Cautions Discusses conditions that may cause diagnostic confusion, including improper specimen collection and handling, inappropriate test selection, and interfering substances
The total complement assay (see COM/8167 Complement, Total, Serum) should be used as a screen for suspected complement deficiencies before ordering individual complement component assays. A deficiency of an individual component of the complement cascade will result in an undetectable CH(50) level.
Complement levels also can be detected by functional assays. For most of the complement proteins, a small number of cases have been described in which the protein is present but is non functional. These rare cases require a functional assay to detect the deficiency.
Clinical Reference Provides recommendations for further in-depth reading of a clinical nature
1. Gaither TA, Frank MM: Complement. In Clinical Diagnosis and Management by Laboratory Methods. 17th edition. Edited by JB Henry. Philadelphia, WB Saunders Company, 1984, pp 879-892
2. O'Neil KM: Complement deficiency. Clin Rev Allergy Immunol 2000;19:83-108
3. Frank MM: Complement deficiencies. Pediatr Clin North Am 2000;47:1339-1354
4. Buckley D, Barnes L: Childhood subacute cutaneous lupus erythematosus associated with homozygous complement 2 deficiency. Pediatr Dermatol 1995;12:327-330
Method Description Describes how the test is performed and provides a method-specific reference
C2 antigen is measured by radial immunodiffusion (RID). Antiserum to C2 is embedded in a layer of agarose, wells are punched into the agarose gel, and the patient specimens and standards are allowed to diffuse into the gel and form a precipitin ring. The diameter of the ring is proportional to the antigen (C2) concentration. The RID reagent set is from The Binding Site Ltd. (Mancini G, Carbonara AO, Heremans JF: Immunochemical quantitation of antigens by single radial immunodiffusion. Immunochemistry, 1965;2:235)
Day(s) and Time(s) Test Performed Outlines the days and times the test is performed. This field reflects the day and time the sample must be in the testing laboratory to begin the testing process and includes any specimen preparation and processing time required before the test is performed. Some tests are listed as continuously performed, which means assays are performed several times during the day.
Wednesday, Friday; 1 p.m.
Analytic Time Defines the amount of time it takes the laboratory to setup and perform the test. This is defined in number of days. The shortest interval of time expressed is "same day/1 day," which means the results may be available the same day that the sample is received in the testing laboratory. One day means results are available 1 day after the sample is received in the laboratory.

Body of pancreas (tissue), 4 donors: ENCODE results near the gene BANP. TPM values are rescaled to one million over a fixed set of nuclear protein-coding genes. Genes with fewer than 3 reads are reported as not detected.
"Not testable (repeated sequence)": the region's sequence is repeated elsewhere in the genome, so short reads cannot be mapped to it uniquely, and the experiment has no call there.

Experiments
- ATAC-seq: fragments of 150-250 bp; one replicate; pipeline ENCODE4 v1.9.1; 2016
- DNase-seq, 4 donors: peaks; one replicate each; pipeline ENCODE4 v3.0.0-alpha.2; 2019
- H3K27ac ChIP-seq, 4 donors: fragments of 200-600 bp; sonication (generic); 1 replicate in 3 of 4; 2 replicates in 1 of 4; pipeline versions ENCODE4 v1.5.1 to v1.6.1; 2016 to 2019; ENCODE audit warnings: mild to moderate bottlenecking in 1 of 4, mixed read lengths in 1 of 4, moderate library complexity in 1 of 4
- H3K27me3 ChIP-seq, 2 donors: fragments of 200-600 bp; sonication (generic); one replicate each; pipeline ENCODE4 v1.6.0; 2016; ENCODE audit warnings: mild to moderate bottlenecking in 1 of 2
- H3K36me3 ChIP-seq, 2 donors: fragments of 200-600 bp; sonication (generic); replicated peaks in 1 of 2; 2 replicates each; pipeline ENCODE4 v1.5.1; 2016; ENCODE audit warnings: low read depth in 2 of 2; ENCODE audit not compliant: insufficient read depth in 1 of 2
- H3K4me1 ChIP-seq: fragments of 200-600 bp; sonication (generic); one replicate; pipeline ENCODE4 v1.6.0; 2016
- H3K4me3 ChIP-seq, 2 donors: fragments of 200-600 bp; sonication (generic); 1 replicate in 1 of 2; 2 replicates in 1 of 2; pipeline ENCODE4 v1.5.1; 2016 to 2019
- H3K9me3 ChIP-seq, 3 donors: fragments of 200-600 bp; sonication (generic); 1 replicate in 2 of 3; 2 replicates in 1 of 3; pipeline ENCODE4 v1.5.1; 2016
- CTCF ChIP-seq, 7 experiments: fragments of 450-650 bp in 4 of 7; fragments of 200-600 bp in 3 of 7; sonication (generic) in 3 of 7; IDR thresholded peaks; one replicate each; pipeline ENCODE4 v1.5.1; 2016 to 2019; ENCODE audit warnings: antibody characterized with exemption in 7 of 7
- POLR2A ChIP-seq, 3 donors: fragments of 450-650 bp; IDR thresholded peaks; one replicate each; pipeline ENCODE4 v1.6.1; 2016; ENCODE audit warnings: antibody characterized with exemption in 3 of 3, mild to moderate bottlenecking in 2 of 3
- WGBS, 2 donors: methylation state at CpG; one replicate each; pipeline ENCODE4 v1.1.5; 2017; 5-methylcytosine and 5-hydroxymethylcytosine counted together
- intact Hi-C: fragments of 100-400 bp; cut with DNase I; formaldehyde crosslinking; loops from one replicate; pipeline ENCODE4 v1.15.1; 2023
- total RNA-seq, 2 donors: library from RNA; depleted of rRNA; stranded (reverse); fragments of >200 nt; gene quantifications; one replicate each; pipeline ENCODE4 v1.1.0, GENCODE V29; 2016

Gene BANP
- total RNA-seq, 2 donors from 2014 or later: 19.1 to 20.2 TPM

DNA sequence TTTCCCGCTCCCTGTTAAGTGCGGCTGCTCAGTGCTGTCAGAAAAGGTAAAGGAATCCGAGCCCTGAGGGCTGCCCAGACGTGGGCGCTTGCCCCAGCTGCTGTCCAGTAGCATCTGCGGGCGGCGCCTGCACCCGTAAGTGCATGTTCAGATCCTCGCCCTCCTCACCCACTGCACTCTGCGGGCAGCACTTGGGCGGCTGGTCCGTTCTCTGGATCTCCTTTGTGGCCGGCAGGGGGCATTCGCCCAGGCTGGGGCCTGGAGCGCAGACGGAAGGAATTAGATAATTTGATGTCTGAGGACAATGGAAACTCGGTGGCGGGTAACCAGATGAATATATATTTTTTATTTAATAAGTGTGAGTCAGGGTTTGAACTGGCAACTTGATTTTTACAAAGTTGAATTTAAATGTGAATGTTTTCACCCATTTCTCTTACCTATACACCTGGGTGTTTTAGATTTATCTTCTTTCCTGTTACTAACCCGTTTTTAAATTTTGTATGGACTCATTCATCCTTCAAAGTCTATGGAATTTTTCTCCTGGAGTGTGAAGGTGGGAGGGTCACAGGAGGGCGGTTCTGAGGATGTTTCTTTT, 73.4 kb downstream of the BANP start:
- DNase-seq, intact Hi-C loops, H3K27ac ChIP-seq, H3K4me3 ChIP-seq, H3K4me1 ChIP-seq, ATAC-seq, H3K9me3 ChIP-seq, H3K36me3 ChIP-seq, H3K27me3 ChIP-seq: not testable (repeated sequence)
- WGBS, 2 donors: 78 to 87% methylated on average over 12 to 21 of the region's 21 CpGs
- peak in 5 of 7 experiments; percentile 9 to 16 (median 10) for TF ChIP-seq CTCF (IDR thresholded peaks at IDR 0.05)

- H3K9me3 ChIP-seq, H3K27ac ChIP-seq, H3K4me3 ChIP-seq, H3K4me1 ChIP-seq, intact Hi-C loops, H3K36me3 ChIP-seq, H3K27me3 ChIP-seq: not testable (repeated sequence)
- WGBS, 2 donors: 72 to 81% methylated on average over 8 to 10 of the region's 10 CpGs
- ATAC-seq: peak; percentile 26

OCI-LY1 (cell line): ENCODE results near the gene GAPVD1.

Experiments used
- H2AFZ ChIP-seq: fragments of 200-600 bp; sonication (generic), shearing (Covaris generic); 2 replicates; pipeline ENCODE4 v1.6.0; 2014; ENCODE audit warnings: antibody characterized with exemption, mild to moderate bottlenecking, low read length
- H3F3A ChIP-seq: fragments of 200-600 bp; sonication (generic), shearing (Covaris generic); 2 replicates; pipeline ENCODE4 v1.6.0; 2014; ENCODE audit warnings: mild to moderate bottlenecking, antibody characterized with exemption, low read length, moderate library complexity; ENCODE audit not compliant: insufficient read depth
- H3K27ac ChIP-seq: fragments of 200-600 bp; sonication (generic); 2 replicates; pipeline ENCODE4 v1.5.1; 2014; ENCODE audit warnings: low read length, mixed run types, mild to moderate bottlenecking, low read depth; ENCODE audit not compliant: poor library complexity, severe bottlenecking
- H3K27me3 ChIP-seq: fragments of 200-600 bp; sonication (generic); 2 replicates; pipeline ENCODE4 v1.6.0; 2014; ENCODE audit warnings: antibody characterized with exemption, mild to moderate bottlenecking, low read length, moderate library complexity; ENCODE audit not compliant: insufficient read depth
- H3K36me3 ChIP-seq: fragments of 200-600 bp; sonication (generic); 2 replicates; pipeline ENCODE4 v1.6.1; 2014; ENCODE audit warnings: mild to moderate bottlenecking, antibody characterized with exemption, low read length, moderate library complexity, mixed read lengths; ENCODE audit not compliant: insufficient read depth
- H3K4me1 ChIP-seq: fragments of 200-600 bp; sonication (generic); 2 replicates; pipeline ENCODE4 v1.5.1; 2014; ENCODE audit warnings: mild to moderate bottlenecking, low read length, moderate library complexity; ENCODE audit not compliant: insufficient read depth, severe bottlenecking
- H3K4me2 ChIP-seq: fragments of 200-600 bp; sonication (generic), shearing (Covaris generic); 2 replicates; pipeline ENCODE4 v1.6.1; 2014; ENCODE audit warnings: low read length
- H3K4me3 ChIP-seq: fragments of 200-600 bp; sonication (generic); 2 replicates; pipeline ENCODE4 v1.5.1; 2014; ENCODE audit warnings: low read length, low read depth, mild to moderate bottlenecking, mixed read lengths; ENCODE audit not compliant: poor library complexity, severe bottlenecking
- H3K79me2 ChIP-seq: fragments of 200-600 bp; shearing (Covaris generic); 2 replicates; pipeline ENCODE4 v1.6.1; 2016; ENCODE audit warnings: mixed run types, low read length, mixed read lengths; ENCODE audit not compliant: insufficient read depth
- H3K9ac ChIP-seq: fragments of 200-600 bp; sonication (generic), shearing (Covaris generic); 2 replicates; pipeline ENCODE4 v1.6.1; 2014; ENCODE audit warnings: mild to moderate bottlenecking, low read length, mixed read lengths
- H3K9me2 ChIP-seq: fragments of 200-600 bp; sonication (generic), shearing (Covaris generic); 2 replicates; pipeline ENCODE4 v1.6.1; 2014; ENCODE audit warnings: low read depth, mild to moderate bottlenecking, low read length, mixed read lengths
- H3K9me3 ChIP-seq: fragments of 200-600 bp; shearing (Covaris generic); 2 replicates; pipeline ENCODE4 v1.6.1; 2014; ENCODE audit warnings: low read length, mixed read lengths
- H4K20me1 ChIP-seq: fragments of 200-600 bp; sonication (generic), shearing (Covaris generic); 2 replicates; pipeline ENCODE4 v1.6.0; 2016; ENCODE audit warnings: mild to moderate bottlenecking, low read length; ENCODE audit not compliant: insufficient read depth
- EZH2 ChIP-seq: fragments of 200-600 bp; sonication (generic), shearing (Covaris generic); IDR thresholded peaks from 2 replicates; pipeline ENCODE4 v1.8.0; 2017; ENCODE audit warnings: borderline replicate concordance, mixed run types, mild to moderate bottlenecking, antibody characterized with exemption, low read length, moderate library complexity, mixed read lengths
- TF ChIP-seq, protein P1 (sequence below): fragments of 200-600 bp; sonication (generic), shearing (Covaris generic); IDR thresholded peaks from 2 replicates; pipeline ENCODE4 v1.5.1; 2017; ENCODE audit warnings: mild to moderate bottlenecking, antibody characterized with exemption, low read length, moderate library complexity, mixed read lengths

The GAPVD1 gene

Maximum Laboratory Time Defines the maximum time from specimen receipt at Mayo Medical Laboratories until the release of the test result
Specimen Retention Time Outlines the length of time after testing that a specimen is kept in the laboratory before it is discarded
Performing Laboratory Location The location of the laboratory that performs the test
Test Classification Provides information regarding the medical device classification for laboratory test kits and reagents. Tests may be classified as cleared or approved by the US Food and Drug Administration (FDA) and used per manufacturer's instructions, or as products that do not undergo full FDA review and approval, and are then labeled as an Analyte Specific Reagent (ASR), Investigation Use Only (IUO) product, or a Research Use Only (RUO) product.
This test uses a reagent or kit labeled by the manufacturer as Research Use Only. Its performance characteristics were determined by Mayo Clinic in a manner consistent with CLIA requirements. This test has not been cleared or approved by the U.S. Food and Drug Administration.
CPT Code Information Provides guidance in determining the appropriate Current Procedural Terminology (CPT) code(s) information for each test or profile. The listed CPT codes reflect Mayo Medical Laboratories interpretation of CPT coding requirements. It is the responsibility of each laboratory to determine correct CPT codes to use for billing.
LOINC® Code Information Provides guidance in determining the Logical Observation Identifiers Names and Codes (LOINC) values for the result codes returned for this test or profile.
|Result ID||Reporting Name||LOINC Code|
|84141||C2 Complement, Antigen, S||4484-2|